ScholarSpace will be down for maintenance on Thursday (8/16) at 8am HST (6pm UTC)
Please use this identifier to cite or link to this item:
Is There a Tongan Middle Class? Hierarchy and Protest in Contemporary Tonga
|Title:||Is There a Tongan Middle Class? Hierarchy and Protest in Contemporary Tonga|
show 2 moresocial stratification
|LC Subject Headings:||Oceania -- Periodicals.|
|Publisher:||University of Hawai'i Press|
Center for Pacific Islands Studies
|Citation:||James, K. 2003. Is There a Tongan Middle Class? Hierarchy and Protest in Contemporary Tonga. The Contemporary Pacific 15 (2): 309-36.|
|Abstract:||Benguigui used the term “middle class” in a way that suggested it exerted significant|
social agency in contemporary Tonga (1989). My review of his analysis concludes
that there is no coherent, durable middle class in Tonga capable of the
effective class action he claimed for it. Instead, the social struggles of recent
decades, typically led by members of commoner educated elites, may be seen as
protests against the traditional patriarchal hierarchy and especially what they
perceive to be the actions of an arrogant, paternalistic government. Rather than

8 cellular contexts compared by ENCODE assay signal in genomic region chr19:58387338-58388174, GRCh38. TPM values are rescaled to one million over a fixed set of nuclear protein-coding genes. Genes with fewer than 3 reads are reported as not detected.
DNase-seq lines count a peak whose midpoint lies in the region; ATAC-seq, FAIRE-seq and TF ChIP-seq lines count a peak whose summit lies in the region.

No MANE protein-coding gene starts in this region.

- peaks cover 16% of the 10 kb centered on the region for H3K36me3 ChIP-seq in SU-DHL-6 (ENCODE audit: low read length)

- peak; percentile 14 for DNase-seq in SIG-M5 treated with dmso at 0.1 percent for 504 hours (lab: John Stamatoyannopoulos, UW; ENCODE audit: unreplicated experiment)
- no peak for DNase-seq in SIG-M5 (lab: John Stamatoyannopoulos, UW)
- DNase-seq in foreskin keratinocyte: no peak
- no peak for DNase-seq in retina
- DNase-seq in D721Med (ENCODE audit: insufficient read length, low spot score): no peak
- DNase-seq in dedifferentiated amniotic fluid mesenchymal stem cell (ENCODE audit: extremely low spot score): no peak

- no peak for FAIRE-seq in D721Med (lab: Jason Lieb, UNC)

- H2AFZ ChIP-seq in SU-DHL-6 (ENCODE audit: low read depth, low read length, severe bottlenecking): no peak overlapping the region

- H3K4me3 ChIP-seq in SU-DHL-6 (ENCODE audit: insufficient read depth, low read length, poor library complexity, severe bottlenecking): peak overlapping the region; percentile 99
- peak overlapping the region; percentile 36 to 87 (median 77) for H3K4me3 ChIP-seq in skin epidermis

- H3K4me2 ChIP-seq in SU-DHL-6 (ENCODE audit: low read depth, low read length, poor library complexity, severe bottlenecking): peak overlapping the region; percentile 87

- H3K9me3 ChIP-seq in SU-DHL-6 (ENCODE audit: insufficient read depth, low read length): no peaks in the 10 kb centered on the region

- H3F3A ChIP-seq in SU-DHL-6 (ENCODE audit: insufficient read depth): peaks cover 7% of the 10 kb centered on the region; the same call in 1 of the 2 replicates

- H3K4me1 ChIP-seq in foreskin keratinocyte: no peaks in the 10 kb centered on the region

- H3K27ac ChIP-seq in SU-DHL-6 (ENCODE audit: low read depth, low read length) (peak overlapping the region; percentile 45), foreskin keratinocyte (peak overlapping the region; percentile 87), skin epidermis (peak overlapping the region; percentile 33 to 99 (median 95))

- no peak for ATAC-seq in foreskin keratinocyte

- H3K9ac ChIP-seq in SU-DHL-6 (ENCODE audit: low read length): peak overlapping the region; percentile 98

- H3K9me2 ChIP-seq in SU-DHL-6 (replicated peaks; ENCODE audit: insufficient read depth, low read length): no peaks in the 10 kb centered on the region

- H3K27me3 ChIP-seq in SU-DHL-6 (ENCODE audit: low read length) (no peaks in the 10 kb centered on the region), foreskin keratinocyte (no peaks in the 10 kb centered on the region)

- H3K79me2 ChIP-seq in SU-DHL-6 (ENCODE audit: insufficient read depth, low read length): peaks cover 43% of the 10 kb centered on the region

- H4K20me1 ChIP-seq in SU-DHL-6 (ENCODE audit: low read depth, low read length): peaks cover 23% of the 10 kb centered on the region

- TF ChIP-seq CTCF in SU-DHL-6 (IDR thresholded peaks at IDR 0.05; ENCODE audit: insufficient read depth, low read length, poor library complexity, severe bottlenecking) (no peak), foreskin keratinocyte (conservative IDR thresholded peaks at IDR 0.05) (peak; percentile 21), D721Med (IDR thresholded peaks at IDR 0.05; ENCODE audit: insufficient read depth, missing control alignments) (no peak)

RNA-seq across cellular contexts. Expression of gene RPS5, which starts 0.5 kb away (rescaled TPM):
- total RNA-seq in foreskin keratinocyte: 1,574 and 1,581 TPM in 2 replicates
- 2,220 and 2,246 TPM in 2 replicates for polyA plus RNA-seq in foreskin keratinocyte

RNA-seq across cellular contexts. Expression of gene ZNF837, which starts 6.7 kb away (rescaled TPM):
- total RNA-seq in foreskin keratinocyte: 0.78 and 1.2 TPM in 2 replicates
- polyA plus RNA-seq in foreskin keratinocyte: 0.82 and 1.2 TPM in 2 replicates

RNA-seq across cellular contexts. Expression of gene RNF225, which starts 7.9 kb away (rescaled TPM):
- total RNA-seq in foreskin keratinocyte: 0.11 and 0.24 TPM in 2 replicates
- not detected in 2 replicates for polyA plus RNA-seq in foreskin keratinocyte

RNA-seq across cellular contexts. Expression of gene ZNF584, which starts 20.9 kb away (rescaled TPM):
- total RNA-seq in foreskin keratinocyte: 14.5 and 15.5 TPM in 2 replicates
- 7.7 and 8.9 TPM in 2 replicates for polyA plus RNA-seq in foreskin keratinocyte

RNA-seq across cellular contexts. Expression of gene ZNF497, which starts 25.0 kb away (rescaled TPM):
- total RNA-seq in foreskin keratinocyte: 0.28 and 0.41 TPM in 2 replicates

issues theoretically associated with class, the struggles have involved commoners’
claims to respect from socially superior leaders and recognition of the covenantlike
relationship that ideally should exist between them within the body politic.
The sporadic protests or fragmentary proto-conflicts that have occurred might in
time produce significant class consciousness and appropriate forms of class organization.
But they probably will not because of the people’s continuing adherence
to particularistic ties—to family, locality, church, and chiefs. While the crusading
efforts of protesters have created a more informed and active public sphere, most
educated achievers are more concerned with personal advancement and entry
into newly created status groups than with membership in a common class that
seeks appropriate political expression for a unified common social purpose. The
increasing social visibility of educated professional and business people should
be seen as part of the changing patterns of social stratification instead of class
|Appears in Collections:||TCP [The Contemporary Pacific ], 2003 - Volume 15, Number 2|
Please email firstname.lastname@example.org if you need this content in an ADA-compliant format.
Items in ScholarSpace are protected by copyright, with all rights reserved, unless otherwise indicated.